By Rob Carter
BU News Service
Washington — After a schedule full of formality and ceremony, the inaugural balls offer a fun, if still formal, cap to a day that is supposed to be a celebration of the peaceful transition of power. The new president and first lady treat politicians and donors to black-tie parties complete with music, dancing and a slew of performers.
Friday night’s festivities involved three official events for President Trump and the first family. The first two of the night, the Liberty and Freedom Balls, took place inside the Walter E. Washington Convention Center.
President Trump and the first lady, wearing a black tuxedo and white strapless gown, respectively, appeared on stage at each for a short speech and a dance. Sticking with the populist tone of his inaugural address, Trump repeatedly emphasized to his crowds that this was their victory, not just his.
While Trump waved to cheering fans and Frank Sinatra’s “My Way” played from speakers inside the venue, the president’s supporters and protesters continued to clash just outside.
Pedestrians who approached the site from any direction eventually encountered a line of police officers standing shoulder to shoulder and blocking any access to the sidewalk or street in front of the building.
On the west side of the building, a group of protesters with their faces covered by black bandanas struck a similar formation across the sidewalk, forcing anyone hoping to attend the event to walk around them and into a dirt patch next to the building.
“Nazis have to walk in dirt,” the protesters shouted at the meticulously well-dressed foot traffic they funneled off of the pavement.
Partygoers had mixed reactions to the protesters. Some sheepishly walked around the group. Others rolled their eyes and offered them a quick quip of derision. Still others insisted on pushing through, although they had limited success.
Eventually one group of attendees knocked the protesters over, which caused a minor scuffle, but not one large enough to make one of the police officers standing 20 yards away feel compelled to break it up.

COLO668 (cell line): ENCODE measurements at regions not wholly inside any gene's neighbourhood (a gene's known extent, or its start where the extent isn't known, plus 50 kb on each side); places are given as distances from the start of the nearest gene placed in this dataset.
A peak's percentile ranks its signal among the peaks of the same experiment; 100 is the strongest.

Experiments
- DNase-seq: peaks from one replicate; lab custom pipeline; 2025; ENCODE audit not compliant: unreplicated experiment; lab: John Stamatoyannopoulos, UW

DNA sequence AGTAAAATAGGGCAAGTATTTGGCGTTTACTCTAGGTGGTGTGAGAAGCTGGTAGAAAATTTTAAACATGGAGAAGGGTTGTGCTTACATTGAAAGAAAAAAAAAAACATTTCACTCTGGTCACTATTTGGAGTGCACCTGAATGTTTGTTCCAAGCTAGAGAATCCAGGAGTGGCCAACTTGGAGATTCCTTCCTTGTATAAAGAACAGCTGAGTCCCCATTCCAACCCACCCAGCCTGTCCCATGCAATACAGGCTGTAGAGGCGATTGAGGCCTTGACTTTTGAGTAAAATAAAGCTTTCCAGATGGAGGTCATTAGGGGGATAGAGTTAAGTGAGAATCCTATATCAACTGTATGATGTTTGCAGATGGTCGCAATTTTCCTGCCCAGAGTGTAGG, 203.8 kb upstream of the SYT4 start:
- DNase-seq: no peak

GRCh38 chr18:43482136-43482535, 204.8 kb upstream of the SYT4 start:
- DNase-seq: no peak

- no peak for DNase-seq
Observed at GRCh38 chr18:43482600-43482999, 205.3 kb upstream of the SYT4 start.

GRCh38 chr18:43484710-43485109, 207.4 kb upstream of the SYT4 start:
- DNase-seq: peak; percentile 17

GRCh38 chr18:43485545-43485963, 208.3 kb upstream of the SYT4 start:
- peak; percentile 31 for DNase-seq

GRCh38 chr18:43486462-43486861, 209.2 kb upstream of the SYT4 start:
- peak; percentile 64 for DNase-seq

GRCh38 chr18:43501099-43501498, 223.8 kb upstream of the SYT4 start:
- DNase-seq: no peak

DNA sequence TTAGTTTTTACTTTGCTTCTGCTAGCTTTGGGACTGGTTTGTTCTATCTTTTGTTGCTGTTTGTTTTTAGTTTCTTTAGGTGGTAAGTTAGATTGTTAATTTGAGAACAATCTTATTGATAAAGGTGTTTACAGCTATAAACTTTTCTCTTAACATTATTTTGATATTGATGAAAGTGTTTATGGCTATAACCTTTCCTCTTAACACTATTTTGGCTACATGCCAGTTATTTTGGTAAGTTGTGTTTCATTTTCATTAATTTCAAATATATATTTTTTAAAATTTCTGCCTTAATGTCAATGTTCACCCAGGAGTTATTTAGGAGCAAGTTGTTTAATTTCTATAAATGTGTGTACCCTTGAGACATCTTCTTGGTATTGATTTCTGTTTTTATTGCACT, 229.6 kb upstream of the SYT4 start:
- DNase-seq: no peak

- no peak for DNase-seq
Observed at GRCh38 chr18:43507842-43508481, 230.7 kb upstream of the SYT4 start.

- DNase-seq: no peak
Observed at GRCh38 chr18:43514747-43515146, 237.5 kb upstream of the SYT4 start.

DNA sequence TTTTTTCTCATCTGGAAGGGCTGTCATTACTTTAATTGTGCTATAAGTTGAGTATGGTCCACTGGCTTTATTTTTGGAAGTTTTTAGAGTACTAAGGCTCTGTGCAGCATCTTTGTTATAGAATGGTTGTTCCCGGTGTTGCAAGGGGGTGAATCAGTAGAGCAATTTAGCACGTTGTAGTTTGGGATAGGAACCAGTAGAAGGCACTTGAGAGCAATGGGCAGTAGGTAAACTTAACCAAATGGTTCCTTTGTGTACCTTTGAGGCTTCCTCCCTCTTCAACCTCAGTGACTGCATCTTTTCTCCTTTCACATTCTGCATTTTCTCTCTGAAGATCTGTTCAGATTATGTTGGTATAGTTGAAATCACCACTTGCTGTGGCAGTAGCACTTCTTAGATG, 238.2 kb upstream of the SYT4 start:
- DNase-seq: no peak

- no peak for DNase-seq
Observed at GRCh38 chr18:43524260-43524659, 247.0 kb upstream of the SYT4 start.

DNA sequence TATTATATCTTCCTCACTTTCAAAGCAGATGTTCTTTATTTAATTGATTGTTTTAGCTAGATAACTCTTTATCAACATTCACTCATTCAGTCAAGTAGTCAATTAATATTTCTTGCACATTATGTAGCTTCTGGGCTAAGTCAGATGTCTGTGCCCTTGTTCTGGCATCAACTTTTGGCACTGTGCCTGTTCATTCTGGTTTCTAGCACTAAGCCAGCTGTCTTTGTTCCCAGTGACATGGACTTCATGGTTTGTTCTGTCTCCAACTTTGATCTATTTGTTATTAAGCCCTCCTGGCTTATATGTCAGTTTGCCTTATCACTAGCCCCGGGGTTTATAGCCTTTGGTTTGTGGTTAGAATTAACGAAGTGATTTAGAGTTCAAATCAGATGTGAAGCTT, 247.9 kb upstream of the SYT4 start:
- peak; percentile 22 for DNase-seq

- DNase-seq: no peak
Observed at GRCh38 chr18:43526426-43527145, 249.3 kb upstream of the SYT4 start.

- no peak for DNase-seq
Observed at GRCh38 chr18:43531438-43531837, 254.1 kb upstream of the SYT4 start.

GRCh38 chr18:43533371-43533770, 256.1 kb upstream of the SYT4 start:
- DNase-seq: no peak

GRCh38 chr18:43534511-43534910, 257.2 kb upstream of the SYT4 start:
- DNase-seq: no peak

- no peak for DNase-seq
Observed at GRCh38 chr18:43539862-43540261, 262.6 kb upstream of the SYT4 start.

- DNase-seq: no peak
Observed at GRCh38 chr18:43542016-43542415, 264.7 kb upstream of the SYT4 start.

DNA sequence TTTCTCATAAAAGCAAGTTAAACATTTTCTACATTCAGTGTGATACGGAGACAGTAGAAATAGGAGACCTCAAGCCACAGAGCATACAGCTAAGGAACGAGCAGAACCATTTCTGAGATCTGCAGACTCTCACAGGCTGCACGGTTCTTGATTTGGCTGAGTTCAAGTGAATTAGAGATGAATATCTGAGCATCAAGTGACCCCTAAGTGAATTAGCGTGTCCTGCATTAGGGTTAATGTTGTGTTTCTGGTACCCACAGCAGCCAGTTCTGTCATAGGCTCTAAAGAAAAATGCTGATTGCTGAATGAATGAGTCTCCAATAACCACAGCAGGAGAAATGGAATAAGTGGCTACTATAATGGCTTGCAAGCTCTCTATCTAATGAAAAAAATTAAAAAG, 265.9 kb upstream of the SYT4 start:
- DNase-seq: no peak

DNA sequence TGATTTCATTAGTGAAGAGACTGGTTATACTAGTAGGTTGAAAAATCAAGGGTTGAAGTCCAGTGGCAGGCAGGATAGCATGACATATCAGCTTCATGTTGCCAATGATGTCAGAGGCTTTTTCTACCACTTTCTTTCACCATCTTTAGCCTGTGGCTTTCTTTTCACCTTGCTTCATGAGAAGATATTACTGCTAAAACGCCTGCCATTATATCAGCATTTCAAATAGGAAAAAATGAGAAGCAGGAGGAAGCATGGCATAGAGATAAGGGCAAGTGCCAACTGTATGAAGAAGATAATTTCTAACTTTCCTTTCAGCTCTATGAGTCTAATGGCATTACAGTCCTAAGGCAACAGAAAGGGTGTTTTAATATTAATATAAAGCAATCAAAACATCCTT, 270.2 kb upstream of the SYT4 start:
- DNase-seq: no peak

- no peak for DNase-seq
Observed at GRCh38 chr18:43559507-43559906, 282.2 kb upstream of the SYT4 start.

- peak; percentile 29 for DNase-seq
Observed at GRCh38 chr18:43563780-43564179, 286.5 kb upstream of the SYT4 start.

One of the people who did step in was David Sanders of Lincoln, Illinois. Sanders was wearing a pro-Trump button and a “Make American Great Again” hat. This attire wouldn’t normally stand out among Trump supporters, but Sanders stuck out from the black-tie crowd. He didn’t actually have a ticket to the ball.
“I’m just here to make sure everyone gets in OK,” he said.
Sanders said he didn’t mind stepping in on a few occasions, since “it isn’t like there’s a whole lot else to do.”
Across the street from Sanders, a mother and daughter grinning broadly held a sign that read: “Women’s Rights are Human Rights.”
The mother, Leanne Digiacomo, of St. John’s Island, said the slogan was “an oldie, but a goodie.”
Digiacomo served as a stark contrast to the other protesters, whose mood was anything but light and happy. Digiacomo said she was smiling because if she’s “going to put anything out in the world it’s going to be warmth and light and positive energy.”
Trump appeared to be doing the same at his final scheduled event of the evening, the Armed Services Ball. After a brief dance with each other, the Trumps split up and each danced with a member of the armed forces. Trump interrupted his dance several times to raise the hand of his dance partner victoriously toward the crowd.
The president is scheduled to complete his final inaugural ceremony on Saturday, when he plans to attend the National Prayer Service at the Washington National Cathedral.